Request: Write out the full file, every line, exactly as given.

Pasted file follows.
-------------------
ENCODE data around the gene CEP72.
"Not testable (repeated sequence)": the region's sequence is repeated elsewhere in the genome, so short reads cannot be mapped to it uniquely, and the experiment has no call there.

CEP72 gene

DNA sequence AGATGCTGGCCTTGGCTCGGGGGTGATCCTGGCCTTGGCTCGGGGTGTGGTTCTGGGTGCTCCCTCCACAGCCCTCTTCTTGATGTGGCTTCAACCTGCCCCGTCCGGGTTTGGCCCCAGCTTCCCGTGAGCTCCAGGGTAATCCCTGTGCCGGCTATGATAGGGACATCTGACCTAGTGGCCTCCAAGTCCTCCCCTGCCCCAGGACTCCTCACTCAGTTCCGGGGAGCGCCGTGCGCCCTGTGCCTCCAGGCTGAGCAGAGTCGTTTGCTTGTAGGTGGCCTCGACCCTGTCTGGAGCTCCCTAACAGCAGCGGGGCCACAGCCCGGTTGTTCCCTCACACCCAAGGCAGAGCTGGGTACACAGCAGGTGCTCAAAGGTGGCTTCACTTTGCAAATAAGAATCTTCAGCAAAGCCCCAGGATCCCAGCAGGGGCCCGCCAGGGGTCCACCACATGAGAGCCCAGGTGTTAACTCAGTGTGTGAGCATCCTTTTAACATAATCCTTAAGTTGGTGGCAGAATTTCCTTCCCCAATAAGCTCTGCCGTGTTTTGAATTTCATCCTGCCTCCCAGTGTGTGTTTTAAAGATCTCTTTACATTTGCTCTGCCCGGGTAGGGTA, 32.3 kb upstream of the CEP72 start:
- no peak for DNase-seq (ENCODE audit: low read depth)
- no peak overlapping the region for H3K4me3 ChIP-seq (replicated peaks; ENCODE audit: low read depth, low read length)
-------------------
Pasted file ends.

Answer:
ENCODE data around the gene CEP72.
"Not testable (repeated sequence)": the region's sequence is repeated elsewhere in the genome, so short reads cannot be mapped to it uniquely, and the experiment has no call there.

CEP72 gene

DNA sequence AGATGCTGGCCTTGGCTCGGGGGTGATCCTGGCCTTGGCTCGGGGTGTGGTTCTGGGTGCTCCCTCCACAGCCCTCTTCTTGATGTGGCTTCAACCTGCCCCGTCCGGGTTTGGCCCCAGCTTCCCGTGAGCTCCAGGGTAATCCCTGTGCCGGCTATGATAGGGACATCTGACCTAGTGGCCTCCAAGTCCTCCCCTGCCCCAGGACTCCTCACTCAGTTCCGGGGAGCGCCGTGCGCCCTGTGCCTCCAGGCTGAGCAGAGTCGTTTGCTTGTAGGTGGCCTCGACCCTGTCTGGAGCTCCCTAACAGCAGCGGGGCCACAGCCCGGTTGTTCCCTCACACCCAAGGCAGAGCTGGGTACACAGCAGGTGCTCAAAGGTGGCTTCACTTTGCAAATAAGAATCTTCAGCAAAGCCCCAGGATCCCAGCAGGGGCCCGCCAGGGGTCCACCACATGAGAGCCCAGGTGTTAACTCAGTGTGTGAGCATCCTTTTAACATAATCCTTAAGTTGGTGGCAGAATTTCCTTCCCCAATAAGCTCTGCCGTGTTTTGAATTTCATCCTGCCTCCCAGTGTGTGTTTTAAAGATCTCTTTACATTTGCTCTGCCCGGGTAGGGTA, 32.3 kb upstream of the CEP72 start:
- no peak for DNase-seq (ENCODE audit: low read depth)
- no peak overlapping the region for H3K4me3 ChIP-seq (replicated peaks; ENCODE audit: low read depth, low read length)